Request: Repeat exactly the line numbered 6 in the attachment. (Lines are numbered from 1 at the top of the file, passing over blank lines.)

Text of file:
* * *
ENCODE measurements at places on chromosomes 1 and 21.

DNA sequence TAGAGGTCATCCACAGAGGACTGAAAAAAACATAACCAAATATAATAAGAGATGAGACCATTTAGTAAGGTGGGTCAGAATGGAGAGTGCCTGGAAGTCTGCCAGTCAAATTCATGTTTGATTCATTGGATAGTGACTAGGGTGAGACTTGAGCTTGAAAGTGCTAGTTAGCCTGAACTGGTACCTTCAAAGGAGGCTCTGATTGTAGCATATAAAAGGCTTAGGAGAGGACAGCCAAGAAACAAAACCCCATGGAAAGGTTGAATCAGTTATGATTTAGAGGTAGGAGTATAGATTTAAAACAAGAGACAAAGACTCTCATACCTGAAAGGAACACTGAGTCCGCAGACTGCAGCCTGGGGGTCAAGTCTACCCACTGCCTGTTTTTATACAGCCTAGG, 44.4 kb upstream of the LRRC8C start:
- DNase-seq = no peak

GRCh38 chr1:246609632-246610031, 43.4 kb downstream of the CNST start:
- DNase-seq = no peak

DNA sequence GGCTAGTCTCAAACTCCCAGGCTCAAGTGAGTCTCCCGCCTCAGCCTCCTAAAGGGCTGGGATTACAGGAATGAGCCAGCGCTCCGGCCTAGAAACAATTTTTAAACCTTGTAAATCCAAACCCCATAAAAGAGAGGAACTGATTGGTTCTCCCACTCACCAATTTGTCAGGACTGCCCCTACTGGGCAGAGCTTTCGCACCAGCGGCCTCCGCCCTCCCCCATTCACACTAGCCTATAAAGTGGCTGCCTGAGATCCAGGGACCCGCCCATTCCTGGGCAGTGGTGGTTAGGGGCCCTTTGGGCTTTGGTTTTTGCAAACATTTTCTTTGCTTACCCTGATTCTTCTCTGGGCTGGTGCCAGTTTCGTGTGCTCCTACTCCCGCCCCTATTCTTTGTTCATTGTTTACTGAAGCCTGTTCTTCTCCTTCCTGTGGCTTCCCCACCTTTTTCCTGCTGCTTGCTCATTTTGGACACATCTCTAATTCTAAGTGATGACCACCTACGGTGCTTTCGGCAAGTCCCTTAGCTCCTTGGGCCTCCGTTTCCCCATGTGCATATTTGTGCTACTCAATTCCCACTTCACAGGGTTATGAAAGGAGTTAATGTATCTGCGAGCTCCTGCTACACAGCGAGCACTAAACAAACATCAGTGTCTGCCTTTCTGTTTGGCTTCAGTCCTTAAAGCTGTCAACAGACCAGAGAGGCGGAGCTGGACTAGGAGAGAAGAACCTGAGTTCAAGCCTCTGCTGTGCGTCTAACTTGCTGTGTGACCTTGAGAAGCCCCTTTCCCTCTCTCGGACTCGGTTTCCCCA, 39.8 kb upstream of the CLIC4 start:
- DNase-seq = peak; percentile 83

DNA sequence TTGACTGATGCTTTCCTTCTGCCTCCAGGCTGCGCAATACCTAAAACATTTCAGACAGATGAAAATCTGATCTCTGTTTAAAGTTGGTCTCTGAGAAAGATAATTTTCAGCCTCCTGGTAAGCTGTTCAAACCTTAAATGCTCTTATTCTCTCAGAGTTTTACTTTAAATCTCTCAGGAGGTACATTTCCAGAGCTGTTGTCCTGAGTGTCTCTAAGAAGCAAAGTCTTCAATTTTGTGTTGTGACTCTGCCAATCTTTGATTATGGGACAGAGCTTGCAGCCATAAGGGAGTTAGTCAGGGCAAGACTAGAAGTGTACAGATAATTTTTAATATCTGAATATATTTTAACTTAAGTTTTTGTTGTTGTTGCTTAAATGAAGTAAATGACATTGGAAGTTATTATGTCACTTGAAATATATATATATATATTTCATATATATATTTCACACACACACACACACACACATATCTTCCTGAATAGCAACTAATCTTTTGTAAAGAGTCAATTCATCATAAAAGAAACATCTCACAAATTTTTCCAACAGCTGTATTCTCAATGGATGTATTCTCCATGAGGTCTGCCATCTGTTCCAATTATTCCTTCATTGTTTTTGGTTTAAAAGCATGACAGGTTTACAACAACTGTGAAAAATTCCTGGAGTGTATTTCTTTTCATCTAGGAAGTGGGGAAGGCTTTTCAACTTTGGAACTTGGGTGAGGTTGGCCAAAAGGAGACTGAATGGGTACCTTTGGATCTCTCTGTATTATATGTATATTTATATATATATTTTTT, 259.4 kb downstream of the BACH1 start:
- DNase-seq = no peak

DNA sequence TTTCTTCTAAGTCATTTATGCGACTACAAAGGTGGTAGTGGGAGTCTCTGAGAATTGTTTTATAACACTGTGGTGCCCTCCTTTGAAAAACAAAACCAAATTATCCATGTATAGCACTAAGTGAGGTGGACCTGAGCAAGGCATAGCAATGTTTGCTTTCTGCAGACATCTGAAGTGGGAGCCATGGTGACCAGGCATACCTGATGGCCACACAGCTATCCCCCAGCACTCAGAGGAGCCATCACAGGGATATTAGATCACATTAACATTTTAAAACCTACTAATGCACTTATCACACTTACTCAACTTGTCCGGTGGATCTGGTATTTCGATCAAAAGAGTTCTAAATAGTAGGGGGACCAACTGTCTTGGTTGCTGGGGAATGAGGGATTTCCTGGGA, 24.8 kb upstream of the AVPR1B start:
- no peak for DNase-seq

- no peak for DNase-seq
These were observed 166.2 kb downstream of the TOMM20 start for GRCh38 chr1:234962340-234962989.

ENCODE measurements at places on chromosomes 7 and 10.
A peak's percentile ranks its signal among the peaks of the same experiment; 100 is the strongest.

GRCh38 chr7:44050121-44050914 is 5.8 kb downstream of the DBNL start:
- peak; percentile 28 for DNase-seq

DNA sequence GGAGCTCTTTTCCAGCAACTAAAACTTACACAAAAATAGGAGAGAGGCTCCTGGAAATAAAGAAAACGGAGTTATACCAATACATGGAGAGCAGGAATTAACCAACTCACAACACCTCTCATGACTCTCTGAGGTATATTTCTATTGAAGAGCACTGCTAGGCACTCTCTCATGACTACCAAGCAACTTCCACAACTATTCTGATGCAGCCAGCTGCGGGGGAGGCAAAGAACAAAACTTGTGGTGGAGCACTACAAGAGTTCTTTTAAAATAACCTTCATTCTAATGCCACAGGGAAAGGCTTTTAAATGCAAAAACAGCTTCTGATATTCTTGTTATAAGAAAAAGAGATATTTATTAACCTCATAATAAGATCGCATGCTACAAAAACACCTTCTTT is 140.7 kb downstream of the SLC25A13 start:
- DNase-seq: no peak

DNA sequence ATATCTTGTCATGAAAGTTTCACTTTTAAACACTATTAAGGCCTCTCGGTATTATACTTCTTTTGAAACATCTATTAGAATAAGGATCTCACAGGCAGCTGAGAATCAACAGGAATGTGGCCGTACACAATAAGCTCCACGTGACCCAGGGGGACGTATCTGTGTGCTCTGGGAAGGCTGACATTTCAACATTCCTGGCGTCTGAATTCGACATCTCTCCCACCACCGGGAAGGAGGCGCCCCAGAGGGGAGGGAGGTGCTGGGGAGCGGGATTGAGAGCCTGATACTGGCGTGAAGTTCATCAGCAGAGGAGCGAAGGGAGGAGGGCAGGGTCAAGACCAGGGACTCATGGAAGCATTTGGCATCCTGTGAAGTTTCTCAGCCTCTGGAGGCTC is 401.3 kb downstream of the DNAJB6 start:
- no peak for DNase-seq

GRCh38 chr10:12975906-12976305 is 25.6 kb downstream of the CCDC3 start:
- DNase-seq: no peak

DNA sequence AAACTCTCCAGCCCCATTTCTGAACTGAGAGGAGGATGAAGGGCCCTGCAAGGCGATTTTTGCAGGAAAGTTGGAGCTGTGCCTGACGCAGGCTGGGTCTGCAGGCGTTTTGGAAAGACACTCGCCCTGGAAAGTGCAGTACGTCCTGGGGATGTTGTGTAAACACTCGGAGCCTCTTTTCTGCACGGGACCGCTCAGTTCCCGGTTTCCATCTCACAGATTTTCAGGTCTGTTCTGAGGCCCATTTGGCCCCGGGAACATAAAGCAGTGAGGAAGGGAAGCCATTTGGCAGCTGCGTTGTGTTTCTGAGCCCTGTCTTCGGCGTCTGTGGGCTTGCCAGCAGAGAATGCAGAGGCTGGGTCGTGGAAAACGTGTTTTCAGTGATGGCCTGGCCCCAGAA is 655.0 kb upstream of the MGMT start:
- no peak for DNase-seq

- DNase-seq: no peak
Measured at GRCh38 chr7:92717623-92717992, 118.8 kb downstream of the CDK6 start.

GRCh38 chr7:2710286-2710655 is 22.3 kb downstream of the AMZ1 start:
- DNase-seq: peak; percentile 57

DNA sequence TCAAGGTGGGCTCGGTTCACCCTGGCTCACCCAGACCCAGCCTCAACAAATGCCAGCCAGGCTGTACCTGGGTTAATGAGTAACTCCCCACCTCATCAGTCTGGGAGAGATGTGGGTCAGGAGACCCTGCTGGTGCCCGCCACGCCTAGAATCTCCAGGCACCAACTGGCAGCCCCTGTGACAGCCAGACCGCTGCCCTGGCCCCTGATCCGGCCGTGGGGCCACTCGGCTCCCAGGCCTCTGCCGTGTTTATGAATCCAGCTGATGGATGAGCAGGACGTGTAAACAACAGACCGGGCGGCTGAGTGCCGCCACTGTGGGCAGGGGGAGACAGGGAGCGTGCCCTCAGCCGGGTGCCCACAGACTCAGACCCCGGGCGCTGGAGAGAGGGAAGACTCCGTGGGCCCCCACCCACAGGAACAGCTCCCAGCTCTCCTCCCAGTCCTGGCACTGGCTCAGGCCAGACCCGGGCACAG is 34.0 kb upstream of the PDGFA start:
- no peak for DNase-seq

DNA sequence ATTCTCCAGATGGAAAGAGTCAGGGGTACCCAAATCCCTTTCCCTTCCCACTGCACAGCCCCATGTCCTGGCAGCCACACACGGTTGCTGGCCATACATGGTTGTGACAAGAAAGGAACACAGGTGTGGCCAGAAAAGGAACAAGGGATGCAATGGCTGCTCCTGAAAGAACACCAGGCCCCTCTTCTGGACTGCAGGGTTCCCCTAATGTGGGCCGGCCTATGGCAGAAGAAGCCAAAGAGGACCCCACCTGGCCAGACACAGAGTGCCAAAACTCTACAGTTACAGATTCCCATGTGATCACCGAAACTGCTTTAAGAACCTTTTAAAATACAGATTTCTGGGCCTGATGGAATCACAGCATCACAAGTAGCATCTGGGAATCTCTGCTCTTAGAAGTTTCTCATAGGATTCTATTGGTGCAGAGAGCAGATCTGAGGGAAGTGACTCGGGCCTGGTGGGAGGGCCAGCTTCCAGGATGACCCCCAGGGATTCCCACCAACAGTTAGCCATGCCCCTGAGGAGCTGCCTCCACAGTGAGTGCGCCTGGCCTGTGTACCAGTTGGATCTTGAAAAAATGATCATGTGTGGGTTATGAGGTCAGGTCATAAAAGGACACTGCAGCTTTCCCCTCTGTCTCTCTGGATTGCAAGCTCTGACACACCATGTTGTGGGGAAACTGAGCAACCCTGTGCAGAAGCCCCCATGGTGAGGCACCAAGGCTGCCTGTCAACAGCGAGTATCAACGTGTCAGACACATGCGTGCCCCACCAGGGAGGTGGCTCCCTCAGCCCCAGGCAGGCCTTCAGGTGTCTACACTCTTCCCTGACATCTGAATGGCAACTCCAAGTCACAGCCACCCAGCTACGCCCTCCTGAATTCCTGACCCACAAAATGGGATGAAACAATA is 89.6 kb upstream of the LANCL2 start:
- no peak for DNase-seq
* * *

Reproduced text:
DNA sequence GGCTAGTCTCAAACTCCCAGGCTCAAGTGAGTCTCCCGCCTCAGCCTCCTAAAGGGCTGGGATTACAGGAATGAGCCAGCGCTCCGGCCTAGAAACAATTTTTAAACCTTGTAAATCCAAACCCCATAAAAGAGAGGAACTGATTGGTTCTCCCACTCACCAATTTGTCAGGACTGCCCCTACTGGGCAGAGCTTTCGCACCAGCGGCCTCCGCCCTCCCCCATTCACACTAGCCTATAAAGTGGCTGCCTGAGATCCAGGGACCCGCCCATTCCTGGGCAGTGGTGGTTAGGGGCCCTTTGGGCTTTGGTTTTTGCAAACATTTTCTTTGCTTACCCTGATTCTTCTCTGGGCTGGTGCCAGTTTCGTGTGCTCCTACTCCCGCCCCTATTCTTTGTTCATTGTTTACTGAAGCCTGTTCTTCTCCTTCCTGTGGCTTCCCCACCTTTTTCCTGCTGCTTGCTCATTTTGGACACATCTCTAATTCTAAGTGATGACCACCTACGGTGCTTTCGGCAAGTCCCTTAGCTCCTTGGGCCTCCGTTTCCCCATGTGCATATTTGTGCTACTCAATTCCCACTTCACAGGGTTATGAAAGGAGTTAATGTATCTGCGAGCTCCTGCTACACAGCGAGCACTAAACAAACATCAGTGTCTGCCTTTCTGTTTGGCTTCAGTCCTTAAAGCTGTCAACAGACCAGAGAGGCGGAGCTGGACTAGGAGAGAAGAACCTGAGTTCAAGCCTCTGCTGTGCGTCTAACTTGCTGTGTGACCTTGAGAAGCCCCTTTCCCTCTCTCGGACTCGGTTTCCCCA, 39.8 kb upstream of the CLIC4 start: